Unusual Foods: Almond Meal

—by Monica Rojas

Almond meal is simply whole sweet almonds ground up until they reach a texture close to corn meal. It is sometimes confused with almond flour, but they are two different things. Almond meal is made with the whole almond, skins included, and is not ground up as much as almond flour, which is made of almonds without the skin and is ground finer. Almond meal is most commonly used in baking, and is the key ingredient in marzipan. Almond meal’s roots, as used in today’s kitchen, come from France, where it is a common ingredient in pastries.

There are dietary benefits that are now making both almond meal and almond flour more popular. Some companies claim that replacing 25 percent of the flour in your baking with almond meal will add wonderful texture and flavor while reducing the total carbohydrates. It can also be a substitute for wheat flour, making it a very useful tool in gluten free baking and for those on low carb diets.

Recipes

Marzipan
(http://thegracefulkitchen.wordpress.com/2013/03/23/homemade-marzipan/)
300 grams (10.6 ounces) finely ground almond meal
200 grams (7 ounces) powdered sugar (it’s okay to use less, but it will yield less marzipan)
1 teaspoon lemon juice
1 teaspoon almond extract 1/3 cup water
Sift together the dry ingredients into a large mixing bowl. Mix together lemon juice, almond extract, and water. Stir the wet mixture into the dry mixture, one teaspoon at a time, until desired consistency is reached. Form into a log inside a sandwich bag and chill until stiff.

Magically Moist Almond Cake
(http://www.bobsredmill.com/recipes.php?recipe=1298)
3⁄4 cup butter, unsalted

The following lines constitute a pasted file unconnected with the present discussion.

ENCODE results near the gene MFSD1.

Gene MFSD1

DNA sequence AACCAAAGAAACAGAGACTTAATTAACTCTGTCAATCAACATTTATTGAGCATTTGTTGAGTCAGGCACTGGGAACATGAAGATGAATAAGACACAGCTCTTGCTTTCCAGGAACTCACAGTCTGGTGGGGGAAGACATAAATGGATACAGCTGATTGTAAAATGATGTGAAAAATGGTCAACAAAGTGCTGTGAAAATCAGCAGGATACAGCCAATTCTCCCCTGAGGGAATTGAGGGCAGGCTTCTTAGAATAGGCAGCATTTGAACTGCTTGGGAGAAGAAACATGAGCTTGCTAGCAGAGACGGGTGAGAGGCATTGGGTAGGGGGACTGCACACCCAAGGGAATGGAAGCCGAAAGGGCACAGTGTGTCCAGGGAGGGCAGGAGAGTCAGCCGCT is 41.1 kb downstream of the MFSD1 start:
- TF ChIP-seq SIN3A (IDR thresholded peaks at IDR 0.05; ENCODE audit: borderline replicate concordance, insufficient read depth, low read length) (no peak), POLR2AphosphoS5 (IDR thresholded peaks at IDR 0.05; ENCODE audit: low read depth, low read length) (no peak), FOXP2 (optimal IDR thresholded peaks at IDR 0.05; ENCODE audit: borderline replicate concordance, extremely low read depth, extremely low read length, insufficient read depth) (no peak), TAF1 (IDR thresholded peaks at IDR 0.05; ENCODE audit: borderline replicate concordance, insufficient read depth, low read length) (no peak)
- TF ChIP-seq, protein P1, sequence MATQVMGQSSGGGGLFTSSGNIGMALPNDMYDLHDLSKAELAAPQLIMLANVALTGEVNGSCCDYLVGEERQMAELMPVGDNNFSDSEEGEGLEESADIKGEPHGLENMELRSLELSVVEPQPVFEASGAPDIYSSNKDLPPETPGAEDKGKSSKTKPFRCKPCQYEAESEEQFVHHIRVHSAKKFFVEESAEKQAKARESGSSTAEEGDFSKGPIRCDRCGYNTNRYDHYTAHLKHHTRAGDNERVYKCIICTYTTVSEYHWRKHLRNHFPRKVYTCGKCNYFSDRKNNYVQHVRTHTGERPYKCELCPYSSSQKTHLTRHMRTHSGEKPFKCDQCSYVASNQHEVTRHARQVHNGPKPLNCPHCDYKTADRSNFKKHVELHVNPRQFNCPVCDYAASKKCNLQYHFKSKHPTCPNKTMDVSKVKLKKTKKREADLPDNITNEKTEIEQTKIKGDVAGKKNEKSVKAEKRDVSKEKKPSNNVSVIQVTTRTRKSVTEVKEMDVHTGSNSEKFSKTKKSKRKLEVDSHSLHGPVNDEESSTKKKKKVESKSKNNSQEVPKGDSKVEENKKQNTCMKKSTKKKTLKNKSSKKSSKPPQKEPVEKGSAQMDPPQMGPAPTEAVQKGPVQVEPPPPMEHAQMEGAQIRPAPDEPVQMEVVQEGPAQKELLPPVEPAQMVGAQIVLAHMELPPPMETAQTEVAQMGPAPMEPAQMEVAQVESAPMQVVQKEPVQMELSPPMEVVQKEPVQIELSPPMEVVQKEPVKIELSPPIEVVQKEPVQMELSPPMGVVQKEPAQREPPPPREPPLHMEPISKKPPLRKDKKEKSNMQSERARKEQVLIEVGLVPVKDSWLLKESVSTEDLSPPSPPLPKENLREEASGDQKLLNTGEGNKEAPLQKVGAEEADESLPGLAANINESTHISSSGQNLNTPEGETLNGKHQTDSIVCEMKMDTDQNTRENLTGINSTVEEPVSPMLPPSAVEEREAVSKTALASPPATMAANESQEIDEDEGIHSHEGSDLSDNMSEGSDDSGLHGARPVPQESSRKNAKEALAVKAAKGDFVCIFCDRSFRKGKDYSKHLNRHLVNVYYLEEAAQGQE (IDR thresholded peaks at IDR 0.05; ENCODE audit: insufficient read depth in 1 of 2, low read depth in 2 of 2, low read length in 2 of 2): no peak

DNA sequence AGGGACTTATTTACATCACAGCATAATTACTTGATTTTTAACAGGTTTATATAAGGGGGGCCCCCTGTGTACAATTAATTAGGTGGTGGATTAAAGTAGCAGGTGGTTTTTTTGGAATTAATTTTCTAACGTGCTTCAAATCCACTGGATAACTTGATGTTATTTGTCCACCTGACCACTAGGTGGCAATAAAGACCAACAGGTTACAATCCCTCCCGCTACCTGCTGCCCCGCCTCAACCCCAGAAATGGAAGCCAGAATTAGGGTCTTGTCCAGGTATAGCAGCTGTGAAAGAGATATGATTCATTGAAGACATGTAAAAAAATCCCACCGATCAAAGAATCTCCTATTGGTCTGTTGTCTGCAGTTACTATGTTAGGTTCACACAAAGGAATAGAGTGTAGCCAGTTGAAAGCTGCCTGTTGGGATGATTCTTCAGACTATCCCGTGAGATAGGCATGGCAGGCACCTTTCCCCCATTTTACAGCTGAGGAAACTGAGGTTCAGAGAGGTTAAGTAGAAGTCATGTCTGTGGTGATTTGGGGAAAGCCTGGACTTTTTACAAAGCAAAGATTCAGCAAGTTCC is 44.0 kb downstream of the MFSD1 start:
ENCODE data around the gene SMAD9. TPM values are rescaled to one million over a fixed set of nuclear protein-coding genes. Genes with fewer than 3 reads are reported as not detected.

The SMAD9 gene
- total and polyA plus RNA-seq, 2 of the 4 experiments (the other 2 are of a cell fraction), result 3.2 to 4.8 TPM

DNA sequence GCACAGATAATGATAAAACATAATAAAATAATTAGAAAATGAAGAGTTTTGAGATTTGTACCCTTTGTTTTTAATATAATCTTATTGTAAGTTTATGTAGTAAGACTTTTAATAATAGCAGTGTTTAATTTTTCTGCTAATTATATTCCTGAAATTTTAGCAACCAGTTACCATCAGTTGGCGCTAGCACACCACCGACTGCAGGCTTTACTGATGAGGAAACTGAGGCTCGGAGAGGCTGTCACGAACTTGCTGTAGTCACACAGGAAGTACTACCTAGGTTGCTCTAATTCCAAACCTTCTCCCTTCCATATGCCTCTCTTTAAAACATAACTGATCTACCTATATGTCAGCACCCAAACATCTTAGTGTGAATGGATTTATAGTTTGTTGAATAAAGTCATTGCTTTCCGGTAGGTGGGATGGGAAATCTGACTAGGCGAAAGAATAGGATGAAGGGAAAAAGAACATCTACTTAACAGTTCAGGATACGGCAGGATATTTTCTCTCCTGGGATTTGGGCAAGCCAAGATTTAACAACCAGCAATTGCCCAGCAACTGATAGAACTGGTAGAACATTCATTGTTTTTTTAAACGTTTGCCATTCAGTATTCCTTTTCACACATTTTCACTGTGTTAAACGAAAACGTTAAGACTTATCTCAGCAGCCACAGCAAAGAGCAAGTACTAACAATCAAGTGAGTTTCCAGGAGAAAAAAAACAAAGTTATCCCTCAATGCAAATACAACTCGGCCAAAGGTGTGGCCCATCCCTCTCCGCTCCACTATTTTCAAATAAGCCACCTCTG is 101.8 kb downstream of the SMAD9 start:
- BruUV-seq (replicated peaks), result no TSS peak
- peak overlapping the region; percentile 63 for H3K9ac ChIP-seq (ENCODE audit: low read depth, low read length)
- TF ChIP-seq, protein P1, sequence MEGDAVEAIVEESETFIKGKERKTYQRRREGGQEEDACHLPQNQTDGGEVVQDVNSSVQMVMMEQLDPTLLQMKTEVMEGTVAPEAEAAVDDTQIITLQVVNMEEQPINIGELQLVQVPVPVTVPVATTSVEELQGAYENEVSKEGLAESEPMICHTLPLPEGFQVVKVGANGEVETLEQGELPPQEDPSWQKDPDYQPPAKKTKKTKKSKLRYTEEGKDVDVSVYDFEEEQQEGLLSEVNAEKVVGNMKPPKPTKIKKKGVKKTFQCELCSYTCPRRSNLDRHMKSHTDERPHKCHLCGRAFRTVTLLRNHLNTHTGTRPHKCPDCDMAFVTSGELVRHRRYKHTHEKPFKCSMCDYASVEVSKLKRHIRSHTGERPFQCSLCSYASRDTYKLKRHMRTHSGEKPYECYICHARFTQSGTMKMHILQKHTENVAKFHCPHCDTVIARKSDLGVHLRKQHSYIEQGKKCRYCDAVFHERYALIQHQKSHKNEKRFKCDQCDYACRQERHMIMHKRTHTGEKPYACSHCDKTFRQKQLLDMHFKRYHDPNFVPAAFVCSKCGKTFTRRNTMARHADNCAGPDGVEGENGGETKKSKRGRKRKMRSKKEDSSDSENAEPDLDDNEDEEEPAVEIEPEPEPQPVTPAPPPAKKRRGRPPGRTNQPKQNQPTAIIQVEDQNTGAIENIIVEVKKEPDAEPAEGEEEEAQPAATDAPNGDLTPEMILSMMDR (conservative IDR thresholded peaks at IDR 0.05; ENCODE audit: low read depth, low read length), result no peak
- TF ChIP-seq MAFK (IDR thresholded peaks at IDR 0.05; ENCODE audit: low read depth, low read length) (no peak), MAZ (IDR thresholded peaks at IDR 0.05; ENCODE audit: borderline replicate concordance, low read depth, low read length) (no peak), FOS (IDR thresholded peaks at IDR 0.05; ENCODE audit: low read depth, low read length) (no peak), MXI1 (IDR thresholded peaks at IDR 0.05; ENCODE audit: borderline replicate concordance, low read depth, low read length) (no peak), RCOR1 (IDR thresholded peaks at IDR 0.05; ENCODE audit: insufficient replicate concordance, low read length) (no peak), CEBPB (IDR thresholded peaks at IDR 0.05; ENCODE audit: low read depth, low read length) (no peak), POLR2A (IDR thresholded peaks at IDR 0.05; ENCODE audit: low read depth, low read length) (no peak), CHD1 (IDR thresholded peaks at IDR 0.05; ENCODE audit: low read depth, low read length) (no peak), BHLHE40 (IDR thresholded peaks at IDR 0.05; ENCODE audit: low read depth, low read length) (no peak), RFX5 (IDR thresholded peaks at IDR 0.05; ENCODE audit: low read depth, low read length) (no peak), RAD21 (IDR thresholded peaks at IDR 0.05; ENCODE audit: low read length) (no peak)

1 cup sugar
1-1⁄2 cups almond meal/flour
1⁄2 cup organic coconut flour
2 teaspoons baking powder
1⁄4 teaspoon sea salt
4 eggs
1⁄2 cup milk
1 teaspoon vanilla
Cream together butter and sugar until smooth. Add eggs, one at a time, and beat until fully blended. Add milk and vanilla; mix until combined. In a separate bowl, combine flours, salt, and baking powder. Beat the dry ingredients into the wet ingredients and beat until creamy. Spread into a greased 9x13–inch cake pan and bake at 350°F for 30 minutes. Serve with fresh fruit and whipped cream.

French Macaron*
(http://www.allrecipes.com/recipe/macaron-french-macaroon/)
3 egg whites
1⁄4 cup white sugar
1-2/3 cups confectioners’ sugar
1 cup finely ground almonds
Line a baking sheet with a silicone baking mat. Beat egg whites in the bowl of a stand mixer fitted with a whisk attachment until whites are foamy; beat in white sugar and continue beating until egg whites are glossy, fluffy, and hold soft peaks. Sift confectioners’ sugar and ground almonds in a separate bowl and quickly fold the almond mixture into the egg whites, about 30 strokes. Spoon a small amount of batter into a plastic bag with a small corner cut off and pipe a test disk of batter, about 11⁄2 inches in diameter, onto prepared baking sheet. If the disk of batter holds a peak instead of flattening immediately, gently fold the batter a few more times and retest. When batter is mixed enough to flatten immediately into an even disk, spoon into a pastry bag fitted with a plain round tip. Pipe the batter onto the baking sheet in rounds, leaving space between the disks. Let the piped cookies stand out at room temperature until they form a hard skin on top, about 1 hour. Preheat oven to 285°F. Bake cookies until set but not browned, about 10 minutes. Let cookies cool completely. Create sandwich cookies with the finished macarons.
*Not to be confused with a macaroon.

[Monica Rojas works with elementary-age children, most textiles, and foods.]